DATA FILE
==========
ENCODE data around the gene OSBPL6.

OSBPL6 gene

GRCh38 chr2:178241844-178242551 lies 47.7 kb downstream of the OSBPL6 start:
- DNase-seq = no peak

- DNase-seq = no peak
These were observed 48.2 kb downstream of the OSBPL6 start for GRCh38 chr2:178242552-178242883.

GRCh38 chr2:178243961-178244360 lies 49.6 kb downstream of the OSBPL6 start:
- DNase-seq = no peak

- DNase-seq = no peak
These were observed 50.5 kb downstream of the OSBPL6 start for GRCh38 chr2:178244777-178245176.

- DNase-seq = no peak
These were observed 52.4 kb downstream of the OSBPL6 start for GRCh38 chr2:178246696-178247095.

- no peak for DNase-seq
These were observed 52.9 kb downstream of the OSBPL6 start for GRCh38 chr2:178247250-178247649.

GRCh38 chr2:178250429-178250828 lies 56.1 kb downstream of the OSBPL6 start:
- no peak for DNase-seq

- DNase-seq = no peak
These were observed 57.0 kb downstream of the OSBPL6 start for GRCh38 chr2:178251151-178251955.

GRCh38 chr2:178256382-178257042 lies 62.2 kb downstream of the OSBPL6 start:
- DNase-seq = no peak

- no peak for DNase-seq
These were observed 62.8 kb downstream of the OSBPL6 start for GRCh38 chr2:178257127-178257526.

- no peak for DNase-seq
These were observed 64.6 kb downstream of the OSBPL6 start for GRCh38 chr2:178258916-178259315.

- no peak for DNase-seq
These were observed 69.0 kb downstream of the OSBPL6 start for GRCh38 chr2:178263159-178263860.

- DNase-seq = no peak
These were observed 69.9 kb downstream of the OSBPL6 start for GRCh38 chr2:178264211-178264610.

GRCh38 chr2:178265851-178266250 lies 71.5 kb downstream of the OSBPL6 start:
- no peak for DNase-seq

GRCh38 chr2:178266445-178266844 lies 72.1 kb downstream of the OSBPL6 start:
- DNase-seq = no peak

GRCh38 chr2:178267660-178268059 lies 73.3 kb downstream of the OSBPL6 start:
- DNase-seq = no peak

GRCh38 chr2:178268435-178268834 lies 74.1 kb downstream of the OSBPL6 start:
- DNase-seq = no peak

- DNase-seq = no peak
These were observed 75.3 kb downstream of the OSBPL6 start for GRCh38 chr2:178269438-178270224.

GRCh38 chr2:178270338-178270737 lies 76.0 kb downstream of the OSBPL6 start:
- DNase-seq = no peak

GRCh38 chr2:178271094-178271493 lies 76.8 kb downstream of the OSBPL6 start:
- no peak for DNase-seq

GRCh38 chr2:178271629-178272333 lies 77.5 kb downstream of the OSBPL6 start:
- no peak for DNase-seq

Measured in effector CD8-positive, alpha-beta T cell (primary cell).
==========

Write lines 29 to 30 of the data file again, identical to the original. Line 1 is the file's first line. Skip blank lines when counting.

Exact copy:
GRCh38 chr2:178265851-178266250 lies 71.5 kb downstream of the OSBPL6 start:
- no peak for DNase-seq